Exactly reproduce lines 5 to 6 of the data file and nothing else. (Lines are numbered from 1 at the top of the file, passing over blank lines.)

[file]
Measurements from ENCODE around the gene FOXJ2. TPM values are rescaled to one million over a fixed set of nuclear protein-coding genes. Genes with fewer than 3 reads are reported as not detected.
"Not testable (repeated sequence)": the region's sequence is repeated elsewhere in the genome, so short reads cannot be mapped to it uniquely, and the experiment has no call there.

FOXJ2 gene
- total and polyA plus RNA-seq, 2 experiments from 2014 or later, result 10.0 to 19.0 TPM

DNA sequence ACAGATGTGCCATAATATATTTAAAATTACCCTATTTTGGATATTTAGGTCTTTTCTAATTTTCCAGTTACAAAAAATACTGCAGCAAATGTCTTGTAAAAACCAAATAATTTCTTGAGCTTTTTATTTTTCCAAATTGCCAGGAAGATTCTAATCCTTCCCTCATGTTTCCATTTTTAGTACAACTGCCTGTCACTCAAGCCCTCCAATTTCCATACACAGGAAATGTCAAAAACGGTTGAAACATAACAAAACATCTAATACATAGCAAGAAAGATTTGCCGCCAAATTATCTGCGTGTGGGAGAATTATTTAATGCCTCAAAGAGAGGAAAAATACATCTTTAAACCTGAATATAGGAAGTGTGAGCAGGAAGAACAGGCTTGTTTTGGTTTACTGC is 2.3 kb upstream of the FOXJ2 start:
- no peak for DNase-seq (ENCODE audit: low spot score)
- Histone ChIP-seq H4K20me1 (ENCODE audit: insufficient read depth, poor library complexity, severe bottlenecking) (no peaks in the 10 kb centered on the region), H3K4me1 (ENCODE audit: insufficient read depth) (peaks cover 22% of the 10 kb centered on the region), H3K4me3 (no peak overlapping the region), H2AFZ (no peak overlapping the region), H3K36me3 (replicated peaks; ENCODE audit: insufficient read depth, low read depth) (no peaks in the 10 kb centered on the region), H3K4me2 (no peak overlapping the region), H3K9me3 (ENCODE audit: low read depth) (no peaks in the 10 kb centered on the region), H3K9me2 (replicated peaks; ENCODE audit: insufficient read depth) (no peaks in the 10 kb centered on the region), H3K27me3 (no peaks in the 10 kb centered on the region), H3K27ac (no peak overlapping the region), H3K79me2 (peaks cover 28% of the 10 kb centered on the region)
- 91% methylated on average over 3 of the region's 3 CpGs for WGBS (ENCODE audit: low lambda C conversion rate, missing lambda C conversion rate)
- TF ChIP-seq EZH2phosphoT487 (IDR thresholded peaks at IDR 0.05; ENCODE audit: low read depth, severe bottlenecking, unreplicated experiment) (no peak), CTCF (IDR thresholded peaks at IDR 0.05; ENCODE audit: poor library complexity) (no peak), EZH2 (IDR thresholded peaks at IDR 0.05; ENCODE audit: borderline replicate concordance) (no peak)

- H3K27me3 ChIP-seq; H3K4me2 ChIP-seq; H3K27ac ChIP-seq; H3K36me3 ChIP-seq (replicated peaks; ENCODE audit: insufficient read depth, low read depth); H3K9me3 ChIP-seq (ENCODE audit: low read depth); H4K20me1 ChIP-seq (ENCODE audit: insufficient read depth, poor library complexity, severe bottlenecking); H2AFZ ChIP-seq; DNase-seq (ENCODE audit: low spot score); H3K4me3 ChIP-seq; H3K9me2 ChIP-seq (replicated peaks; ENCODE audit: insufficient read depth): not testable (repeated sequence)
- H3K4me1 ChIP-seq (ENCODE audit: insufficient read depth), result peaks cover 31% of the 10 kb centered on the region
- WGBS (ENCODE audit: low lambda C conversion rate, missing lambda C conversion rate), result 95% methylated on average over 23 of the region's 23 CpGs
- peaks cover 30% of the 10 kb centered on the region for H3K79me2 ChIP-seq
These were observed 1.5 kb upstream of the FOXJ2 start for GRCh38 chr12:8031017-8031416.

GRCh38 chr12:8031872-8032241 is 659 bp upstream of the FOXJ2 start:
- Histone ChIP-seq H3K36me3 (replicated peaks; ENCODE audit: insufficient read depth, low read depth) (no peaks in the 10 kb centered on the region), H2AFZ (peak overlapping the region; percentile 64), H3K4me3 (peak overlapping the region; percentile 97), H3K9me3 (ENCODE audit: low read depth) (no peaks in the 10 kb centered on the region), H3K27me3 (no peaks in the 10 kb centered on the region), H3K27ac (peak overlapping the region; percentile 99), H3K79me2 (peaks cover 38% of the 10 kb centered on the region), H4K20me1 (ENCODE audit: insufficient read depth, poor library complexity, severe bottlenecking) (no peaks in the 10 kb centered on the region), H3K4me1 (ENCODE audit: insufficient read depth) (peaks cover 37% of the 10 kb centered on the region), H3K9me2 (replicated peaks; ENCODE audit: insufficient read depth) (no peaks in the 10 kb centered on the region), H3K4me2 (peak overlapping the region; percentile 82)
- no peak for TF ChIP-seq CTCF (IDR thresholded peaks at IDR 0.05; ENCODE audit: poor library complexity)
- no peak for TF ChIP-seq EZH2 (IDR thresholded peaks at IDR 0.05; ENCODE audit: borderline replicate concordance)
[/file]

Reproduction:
DNA sequence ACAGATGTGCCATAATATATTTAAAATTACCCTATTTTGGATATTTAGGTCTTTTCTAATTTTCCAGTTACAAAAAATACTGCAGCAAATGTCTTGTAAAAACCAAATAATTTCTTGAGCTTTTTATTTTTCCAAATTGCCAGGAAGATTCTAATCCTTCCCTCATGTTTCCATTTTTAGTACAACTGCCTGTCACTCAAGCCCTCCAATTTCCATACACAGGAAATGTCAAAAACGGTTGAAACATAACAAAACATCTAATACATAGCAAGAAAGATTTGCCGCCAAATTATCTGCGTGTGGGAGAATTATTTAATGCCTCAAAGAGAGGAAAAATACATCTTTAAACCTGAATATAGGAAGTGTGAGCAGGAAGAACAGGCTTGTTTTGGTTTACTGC is 2.3 kb upstream of the FOXJ2 start:
- no peak for DNase-seq (ENCODE audit: low spot score)